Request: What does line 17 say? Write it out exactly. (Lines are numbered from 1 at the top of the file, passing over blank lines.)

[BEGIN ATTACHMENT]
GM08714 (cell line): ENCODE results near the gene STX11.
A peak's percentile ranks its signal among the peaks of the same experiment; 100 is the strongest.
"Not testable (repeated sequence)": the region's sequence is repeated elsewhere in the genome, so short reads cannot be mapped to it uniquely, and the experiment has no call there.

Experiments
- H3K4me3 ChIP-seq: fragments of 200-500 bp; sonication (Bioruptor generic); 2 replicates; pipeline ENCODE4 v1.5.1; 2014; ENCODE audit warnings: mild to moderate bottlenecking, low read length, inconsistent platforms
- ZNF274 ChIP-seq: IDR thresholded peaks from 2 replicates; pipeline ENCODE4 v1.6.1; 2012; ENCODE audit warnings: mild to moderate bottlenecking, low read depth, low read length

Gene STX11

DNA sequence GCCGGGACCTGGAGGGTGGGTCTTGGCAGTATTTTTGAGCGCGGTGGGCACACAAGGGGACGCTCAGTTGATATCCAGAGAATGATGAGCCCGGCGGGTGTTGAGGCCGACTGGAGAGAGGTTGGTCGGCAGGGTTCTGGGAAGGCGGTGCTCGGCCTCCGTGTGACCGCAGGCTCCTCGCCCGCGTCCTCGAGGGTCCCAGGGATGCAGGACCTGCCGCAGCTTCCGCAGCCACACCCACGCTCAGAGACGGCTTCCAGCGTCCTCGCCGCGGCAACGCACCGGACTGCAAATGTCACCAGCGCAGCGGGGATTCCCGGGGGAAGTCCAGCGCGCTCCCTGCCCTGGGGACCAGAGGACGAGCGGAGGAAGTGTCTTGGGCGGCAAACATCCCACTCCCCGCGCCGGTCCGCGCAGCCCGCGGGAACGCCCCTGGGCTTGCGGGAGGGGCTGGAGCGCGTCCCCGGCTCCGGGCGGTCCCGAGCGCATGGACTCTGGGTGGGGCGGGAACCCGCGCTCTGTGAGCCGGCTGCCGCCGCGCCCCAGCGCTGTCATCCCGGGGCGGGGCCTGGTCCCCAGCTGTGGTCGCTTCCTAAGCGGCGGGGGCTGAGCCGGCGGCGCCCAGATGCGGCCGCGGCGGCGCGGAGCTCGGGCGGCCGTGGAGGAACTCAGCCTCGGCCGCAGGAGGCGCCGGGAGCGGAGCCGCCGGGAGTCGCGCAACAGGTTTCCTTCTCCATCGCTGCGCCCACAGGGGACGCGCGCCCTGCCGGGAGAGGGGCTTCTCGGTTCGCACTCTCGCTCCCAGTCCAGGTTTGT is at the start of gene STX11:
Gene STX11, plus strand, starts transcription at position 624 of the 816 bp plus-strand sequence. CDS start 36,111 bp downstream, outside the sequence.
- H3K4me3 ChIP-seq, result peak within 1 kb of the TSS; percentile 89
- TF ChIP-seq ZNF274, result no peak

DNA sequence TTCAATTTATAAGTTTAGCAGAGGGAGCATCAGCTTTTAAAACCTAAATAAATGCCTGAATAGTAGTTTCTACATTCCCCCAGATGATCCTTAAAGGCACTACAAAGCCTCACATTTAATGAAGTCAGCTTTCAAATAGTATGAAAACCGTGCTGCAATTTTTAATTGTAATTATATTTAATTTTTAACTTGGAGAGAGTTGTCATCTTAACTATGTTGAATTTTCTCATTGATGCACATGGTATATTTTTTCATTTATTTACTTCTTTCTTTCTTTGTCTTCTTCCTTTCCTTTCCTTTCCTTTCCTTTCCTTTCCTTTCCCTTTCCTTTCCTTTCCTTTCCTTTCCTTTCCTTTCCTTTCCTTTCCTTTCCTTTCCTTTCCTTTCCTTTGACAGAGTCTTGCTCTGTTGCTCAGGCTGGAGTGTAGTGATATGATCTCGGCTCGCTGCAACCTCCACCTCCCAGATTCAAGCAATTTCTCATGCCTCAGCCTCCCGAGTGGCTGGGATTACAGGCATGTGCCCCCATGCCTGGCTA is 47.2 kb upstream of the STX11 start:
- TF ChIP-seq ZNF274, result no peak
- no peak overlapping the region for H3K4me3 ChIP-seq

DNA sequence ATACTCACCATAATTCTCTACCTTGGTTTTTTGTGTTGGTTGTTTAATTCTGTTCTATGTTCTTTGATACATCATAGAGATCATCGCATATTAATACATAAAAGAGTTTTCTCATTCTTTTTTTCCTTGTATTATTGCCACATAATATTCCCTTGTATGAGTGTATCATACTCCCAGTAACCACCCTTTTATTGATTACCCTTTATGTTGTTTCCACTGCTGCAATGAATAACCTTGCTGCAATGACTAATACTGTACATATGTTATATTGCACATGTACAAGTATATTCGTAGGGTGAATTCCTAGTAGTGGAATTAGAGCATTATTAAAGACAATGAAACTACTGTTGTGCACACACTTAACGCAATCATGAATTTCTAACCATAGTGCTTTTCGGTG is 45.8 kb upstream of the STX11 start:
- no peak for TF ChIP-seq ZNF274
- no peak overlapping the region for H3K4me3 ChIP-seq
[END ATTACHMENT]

- no peak overlapping the region for H3K4me3 ChIP-seq